Trump's fights with the other candidates are keeping America interestedby / October 15, 2015 / Leave a comment
Published in November 2015 issue of Prospect Magazine
Who knew politics could be so much fun? After nearly seven years of exhausting the public’s patience with unceasing attacks on Barack Obama and the Democrats, Republicans have found a rich new target: themselves. Credit the trash-talking “outsider” presidential candidates—Donald Trump, Ben Carson and Carly Fiorina. Collectively, their political experience adds up to zero—days in office, that is. Only one of the three has even been a candidate before: Fiorina, for Senate in 2010. She was thrashed, “lost in a landslide,” Trump chortled, also noting that “she did a terrible job at Hewlett-Packard” (as CEO).
It’s “blunt and cruel,” the columnist Frank Rich pointed out. And it has helped boost Trump to the top of national polls, which is why the others have been slapping back. The normally mild-mannered Senator Lindsey Graham has called Trump a “complete idiot.” Louisiana Governor Bobby Jindal described him as “unstable, narcissistic, egomaniac.”
The Republican Party has come, or fallen, a long way since the days when Ronald Reagan, the party’s patron saint, genially enforced the so-called 11th commandment, “thou shall not speak ill of any fellow Republican” (unless, of course, it was Reagan’s hated rival, Gerald Ford).
But 21st-century insult comedy is playing well with the public. The first televised Republican debate, on Fox News, drew 24m viewers, a record in the history of cable news programming. The second, on CNN, drew so much advance interest that advertising rates soared to $150,000 per 30-second “spot,” prompting the network to add extra time, so viewers could enjoy almost three full hours of sniping and one-upmanship, if very little concrete discussion of income inequality, student-loan debt, mounting tensions between the police and African-Americans in cities, issues Democrats have been emphasising in policy speeches and campaign appearances.
The fear is that the act will grow stale, and the new Republican cast will prove as tone-deaf an ensemble as the “clowns” of 2012 (Herman Cain, Michele Bachmann). But this year’s acrimony reflects broader hostilities. Americans remain fiercely at odds about the proper scope of the federal government, and the war has divided Republicans against themselves. The latest threat by ideologues in Congress to shut down the government—this time over the small sums annually given to Planned Parenthood, the women’s health organisation which gives advice on abortions—cost the House Speaker, John Boehner, the nation’s top-ranking legislator, his job, creating a succession battle that is almost certain to drive the Republican House even further to the right and further from the mainstream.
The spectacle has caused the public to go sour on politicians. And now politicians are souring on one another—and on the rituals of politics. When Trump barked to a South Carolina audience of businessmen, “I’m so tired of this politically correct crap,” he meant his opponents, Jeb Bush and Marco Rubio, Florida allies turned adversaries. The two are vying for the backing of the state’s Republican operatives as well as for millions in campaign funding, and yet disguise their growing enmity in the elaborate courtesies of “politician speak.” The plain fact, said Trump, is that the two “hate each other… but they can’t say it… Maybe that’s what you want and maybe that’s the kind of people that are going to get elected, to be honest.”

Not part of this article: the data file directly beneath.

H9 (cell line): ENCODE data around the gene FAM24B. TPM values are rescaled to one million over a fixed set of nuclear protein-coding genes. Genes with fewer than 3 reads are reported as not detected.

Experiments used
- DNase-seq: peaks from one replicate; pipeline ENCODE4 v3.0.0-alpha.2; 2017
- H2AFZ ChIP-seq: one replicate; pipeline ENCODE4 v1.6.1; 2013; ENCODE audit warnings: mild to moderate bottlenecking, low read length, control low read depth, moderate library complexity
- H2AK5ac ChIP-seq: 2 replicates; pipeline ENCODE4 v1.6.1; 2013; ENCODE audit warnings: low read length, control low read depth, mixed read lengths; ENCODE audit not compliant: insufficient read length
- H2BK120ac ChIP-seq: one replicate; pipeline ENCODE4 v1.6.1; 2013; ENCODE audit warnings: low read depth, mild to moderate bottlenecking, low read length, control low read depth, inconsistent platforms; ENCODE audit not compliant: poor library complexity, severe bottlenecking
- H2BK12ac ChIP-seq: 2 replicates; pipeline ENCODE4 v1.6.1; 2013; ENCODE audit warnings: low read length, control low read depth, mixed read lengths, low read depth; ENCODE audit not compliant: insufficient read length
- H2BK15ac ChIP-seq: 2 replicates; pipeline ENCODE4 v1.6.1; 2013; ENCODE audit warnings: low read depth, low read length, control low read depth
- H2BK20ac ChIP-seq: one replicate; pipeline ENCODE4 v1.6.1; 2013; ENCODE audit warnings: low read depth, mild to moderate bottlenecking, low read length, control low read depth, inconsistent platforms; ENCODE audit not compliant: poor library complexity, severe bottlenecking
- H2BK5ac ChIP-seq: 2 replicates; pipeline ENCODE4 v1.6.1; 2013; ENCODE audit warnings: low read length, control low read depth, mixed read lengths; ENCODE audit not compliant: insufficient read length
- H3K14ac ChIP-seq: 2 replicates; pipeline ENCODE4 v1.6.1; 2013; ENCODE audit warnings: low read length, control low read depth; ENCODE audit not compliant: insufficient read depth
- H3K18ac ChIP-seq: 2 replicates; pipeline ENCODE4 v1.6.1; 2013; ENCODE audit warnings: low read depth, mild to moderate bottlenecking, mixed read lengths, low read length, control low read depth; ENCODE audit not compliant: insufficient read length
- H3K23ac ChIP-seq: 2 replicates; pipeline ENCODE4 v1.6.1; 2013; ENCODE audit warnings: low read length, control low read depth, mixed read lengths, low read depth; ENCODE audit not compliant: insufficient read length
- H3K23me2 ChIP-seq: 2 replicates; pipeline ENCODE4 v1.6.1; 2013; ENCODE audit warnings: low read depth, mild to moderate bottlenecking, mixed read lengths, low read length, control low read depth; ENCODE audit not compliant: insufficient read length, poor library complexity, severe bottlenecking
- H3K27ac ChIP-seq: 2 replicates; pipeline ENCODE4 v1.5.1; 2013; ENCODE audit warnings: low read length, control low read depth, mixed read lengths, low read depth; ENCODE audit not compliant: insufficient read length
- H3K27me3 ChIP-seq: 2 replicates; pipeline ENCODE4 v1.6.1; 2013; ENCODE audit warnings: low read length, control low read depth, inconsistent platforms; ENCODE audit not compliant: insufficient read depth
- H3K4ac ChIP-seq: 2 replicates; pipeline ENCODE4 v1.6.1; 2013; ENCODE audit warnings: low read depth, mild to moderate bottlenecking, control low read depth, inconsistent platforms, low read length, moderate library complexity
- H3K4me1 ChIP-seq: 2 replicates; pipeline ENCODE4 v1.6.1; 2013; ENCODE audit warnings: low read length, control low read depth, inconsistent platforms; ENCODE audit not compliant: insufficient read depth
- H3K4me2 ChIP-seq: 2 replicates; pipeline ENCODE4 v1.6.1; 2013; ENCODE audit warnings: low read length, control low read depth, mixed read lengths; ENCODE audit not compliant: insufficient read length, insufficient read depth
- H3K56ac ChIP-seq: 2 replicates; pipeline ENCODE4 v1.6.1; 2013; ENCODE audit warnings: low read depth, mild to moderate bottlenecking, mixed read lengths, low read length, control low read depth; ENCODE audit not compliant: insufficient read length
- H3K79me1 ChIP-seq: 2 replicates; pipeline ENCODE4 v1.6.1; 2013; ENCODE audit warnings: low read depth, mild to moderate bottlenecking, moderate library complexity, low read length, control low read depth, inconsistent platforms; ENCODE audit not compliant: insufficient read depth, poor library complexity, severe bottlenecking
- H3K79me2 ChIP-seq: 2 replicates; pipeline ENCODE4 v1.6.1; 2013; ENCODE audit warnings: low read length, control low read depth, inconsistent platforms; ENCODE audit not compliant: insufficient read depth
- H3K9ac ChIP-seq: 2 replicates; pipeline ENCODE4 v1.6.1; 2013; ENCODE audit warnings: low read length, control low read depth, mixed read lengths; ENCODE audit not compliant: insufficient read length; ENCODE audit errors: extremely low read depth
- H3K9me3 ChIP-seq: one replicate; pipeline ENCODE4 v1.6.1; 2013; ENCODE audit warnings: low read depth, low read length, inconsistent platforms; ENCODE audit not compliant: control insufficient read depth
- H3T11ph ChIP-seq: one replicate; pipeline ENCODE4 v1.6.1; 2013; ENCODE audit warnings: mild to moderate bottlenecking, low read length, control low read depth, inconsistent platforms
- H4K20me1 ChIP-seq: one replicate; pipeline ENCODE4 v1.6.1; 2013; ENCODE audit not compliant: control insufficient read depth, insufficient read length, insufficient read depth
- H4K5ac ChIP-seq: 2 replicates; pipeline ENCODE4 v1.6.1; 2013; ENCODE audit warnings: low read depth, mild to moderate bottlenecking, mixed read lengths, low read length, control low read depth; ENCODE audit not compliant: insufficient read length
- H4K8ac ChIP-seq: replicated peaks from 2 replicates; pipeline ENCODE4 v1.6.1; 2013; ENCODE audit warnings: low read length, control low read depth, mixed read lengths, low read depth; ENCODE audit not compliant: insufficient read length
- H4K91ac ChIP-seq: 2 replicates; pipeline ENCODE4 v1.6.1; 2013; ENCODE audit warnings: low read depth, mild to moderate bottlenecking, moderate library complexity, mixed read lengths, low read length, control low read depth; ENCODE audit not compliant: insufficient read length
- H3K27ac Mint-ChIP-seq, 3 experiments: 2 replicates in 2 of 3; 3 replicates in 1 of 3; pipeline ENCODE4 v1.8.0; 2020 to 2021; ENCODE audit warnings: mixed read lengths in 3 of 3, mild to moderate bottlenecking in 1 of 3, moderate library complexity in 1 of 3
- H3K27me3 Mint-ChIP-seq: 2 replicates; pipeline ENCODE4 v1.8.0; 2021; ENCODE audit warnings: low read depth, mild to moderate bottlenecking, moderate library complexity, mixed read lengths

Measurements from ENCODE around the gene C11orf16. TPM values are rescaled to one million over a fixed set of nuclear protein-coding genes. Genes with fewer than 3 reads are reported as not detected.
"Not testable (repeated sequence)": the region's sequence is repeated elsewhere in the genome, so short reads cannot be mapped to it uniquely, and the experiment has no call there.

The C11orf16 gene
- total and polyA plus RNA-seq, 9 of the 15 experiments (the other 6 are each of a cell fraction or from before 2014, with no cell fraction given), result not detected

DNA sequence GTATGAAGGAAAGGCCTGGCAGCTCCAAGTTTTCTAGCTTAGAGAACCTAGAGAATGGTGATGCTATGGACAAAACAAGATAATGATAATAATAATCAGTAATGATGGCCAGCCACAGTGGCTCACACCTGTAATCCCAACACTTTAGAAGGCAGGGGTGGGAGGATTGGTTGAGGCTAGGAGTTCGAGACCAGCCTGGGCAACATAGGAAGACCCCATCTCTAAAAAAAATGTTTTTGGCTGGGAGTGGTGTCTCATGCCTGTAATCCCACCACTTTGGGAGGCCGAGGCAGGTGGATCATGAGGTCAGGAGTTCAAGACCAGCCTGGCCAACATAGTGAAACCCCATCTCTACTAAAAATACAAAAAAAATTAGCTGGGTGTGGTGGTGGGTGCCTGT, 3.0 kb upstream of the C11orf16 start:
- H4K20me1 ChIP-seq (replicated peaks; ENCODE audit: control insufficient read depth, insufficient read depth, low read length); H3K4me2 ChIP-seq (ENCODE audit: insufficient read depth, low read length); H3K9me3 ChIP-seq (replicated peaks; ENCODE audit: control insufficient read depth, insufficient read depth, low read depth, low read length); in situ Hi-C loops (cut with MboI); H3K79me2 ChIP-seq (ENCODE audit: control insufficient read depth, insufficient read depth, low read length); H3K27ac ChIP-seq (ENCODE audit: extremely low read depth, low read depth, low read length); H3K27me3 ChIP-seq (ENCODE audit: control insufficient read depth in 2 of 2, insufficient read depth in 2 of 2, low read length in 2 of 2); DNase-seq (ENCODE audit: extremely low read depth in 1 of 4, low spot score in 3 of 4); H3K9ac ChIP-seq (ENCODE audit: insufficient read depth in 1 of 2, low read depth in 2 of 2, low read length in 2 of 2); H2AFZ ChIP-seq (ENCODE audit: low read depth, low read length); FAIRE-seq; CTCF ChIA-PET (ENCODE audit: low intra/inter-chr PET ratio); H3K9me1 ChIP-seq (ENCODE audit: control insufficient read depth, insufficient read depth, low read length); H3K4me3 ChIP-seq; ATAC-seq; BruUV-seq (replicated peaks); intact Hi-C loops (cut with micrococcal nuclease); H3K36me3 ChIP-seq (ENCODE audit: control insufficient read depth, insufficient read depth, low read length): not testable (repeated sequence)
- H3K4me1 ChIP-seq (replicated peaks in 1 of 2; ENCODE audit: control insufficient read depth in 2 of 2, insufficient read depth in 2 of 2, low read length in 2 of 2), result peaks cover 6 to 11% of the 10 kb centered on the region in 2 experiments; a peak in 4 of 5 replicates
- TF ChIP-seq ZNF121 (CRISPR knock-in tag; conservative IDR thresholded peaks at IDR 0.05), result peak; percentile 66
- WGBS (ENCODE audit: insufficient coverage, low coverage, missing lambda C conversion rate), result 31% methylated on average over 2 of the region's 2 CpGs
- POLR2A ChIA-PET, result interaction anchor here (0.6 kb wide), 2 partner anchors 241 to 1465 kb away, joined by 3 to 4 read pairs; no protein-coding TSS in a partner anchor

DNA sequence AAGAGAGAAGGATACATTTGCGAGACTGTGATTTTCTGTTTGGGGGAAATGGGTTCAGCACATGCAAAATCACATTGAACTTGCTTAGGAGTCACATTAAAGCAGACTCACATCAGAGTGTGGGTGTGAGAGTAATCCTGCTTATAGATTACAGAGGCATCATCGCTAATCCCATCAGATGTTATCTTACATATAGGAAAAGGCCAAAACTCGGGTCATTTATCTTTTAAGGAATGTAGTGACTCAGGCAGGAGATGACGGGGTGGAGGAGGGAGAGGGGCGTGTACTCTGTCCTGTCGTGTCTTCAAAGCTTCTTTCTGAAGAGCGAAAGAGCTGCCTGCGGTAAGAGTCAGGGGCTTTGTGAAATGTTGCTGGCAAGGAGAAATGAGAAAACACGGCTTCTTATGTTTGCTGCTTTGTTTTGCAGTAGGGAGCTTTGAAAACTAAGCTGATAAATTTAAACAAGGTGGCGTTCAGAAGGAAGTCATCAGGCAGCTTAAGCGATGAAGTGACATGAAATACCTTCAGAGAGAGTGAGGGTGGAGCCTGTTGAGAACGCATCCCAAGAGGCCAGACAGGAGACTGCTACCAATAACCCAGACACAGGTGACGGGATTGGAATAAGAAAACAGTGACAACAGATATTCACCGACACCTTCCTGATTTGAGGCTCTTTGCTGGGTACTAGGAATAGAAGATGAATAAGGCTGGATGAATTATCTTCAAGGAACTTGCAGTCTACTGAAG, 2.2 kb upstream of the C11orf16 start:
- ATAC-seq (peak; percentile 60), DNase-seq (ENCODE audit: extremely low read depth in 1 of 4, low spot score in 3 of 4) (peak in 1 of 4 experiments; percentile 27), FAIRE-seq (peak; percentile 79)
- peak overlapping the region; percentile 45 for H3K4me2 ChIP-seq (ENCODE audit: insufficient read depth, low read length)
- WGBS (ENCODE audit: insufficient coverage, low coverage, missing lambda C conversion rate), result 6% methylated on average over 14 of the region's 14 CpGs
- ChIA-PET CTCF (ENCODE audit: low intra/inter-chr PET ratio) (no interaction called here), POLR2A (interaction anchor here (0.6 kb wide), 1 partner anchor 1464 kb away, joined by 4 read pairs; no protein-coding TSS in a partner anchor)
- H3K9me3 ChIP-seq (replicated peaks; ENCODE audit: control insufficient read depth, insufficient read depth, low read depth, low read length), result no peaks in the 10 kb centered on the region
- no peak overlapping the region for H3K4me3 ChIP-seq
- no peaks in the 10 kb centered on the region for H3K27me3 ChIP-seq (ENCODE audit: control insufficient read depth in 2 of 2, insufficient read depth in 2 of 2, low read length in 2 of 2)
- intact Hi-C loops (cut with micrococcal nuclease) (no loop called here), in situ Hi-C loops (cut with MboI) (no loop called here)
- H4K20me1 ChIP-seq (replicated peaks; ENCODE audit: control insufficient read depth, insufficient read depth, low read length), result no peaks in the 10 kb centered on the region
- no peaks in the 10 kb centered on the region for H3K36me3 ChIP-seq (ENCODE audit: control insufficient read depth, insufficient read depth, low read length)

Thus, the appeal of talking trash. It offers an exit—or temporary relief—from the degradations of the long nominating “process,” with its hyper-cautious and poll-tested messaging. “It used to be, there was truth and there was falsehood,” Michael Kinsley, the political journalist, pointed out in 2007. “Now there is spin and there are gaffes.” And the effect is paralysing, especially in a continuous news cycle ruled by websites (Breitbart, Politico, Talking Points Memo) which deliver scoops almost hourly; social media which circulate them virally within seconds; YouTube, Instagram, and iPhone recorders which provide the fateful images and sound-bites in their original raw state.
The history of 21st-century elections is a haunting laugh-track of self-inflicted wounds—moments, in Kinsley’s oft-quoted definition of the gaffe, when a candidate “accidentally reveals something truthful about what is going on in his or her head.” In 2008, President Barack Obama was caught theorising about the resentments of middle-Americans who “cling to guns or religion or antipathy toward people who aren’t like them.” He said he was sorry and survived. Four years later, Mitt Romney disparaged nearly half the citizenry, the “47 per cent who are… dependent upon government, who believe that they are victims.” He half-apologised—and lost the election.
All this has left us with a strange paradox—a harshly polarised electorate, seething with conflict and discord, but whose leaders still burble the old clichés about “getting things done” and “reaching across the aisle.” Republican trash-talkers are keeping the public interested with their outbursts of unscripted candour. Some even seem to relish saying what they really think—of one another, at least. And that’s a start.